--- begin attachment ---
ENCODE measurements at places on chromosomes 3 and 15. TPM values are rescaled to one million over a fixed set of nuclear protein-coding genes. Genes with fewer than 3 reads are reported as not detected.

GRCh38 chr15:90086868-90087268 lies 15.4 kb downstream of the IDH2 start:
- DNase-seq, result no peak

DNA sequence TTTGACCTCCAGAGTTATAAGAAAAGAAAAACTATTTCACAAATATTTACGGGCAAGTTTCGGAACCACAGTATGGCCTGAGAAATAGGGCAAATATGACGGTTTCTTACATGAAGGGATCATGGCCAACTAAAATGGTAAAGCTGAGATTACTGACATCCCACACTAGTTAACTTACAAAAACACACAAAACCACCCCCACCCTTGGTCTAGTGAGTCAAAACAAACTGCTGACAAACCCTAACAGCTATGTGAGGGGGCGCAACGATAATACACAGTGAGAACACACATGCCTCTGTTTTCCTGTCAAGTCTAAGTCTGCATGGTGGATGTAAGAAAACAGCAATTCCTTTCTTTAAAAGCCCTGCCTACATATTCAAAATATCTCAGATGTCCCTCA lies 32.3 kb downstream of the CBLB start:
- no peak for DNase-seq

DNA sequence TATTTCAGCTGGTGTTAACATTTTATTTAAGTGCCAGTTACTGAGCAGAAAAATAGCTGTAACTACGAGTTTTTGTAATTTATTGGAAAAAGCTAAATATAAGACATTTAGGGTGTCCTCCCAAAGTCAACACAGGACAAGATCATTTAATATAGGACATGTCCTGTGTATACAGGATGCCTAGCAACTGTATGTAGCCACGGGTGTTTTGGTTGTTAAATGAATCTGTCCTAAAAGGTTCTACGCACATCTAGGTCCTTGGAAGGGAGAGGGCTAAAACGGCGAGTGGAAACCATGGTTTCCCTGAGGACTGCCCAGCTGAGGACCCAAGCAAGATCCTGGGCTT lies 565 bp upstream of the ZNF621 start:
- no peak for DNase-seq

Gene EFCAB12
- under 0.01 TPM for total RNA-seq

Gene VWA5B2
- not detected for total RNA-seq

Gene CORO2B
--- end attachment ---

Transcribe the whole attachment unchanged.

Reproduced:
ENCODE measurements at places on chromosomes 3 and 15. TPM values are rescaled to one million over a fixed set of nuclear protein-coding genes. Genes with fewer than 3 reads are reported as not detected.

GRCh38 chr15:90086868-90087268 lies 15.4 kb downstream of the IDH2 start:
- DNase-seq, result no peak

DNA sequence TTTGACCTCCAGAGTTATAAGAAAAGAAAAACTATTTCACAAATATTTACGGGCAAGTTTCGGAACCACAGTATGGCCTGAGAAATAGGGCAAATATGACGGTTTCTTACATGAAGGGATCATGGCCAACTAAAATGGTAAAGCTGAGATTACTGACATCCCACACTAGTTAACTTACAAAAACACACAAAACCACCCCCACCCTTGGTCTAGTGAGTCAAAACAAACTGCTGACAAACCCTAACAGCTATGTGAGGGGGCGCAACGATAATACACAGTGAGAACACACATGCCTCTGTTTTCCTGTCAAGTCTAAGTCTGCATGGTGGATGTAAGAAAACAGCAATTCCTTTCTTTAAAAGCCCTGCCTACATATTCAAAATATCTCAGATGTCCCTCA lies 32.3 kb downstream of the CBLB start:
- no peak for DNase-seq

DNA sequence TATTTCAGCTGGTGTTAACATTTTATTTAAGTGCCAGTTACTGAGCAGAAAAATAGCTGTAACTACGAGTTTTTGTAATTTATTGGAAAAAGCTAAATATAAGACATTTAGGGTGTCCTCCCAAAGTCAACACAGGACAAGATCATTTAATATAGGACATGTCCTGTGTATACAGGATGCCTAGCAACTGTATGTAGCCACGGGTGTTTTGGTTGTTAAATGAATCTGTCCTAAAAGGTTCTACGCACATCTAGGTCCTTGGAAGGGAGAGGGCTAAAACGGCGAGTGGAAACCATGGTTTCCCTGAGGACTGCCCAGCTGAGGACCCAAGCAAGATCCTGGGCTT lies 565 bp upstream of the ZNF621 start:
- no peak for DNase-seq

Gene EFCAB12
- under 0.01 TPM for total RNA-seq

Gene VWA5B2
- not detected for total RNA-seq

Gene CORO2B